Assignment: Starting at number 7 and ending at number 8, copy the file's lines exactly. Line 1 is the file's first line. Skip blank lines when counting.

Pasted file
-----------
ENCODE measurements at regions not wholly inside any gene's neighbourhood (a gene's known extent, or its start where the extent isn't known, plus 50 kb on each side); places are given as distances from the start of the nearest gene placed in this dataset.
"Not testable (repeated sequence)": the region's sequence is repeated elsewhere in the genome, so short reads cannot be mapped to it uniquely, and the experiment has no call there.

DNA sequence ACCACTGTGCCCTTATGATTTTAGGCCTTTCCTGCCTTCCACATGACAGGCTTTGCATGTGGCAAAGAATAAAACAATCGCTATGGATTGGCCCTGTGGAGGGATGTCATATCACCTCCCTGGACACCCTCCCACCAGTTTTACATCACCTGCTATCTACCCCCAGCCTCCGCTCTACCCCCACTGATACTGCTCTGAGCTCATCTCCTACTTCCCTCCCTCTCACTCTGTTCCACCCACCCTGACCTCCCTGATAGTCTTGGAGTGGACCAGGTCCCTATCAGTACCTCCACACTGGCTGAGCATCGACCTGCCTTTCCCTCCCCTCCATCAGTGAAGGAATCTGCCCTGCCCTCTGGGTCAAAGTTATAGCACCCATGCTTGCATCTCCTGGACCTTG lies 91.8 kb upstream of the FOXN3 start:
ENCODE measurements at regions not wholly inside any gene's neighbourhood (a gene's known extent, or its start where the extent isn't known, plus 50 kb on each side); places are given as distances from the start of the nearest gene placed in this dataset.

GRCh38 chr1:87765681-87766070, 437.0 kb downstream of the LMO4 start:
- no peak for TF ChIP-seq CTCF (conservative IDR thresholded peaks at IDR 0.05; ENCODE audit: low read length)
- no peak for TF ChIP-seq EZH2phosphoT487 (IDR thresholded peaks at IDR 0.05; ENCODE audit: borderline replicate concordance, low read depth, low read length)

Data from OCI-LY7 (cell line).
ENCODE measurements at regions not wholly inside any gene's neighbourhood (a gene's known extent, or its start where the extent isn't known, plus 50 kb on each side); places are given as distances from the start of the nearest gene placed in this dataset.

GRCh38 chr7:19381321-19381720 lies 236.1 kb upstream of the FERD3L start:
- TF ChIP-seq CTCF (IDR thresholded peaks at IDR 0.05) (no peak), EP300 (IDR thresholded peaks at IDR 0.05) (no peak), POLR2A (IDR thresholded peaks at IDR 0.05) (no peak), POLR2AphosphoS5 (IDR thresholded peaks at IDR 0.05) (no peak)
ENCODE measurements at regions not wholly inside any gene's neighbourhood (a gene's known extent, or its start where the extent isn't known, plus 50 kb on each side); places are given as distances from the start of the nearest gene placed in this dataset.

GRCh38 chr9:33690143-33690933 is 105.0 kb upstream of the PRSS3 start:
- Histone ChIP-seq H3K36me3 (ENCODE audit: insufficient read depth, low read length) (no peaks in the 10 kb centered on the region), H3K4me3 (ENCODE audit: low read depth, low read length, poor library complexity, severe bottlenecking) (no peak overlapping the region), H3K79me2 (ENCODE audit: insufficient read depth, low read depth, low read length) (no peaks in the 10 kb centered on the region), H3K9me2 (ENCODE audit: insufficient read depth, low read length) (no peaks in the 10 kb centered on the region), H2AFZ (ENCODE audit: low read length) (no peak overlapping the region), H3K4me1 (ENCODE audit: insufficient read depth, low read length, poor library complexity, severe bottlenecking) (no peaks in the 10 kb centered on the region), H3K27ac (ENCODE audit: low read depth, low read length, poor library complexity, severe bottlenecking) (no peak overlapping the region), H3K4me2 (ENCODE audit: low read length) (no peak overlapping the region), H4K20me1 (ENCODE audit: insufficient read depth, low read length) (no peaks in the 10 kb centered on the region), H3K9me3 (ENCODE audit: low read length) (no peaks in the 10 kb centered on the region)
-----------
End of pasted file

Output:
- no peak for TF ChIP-seq EZH2phosphoT487 (IDR thresholded peaks at IDR 0.05; ENCODE audit: borderline replicate concordance, low read depth, low read length)

Data from OCI-LY7 (cell line).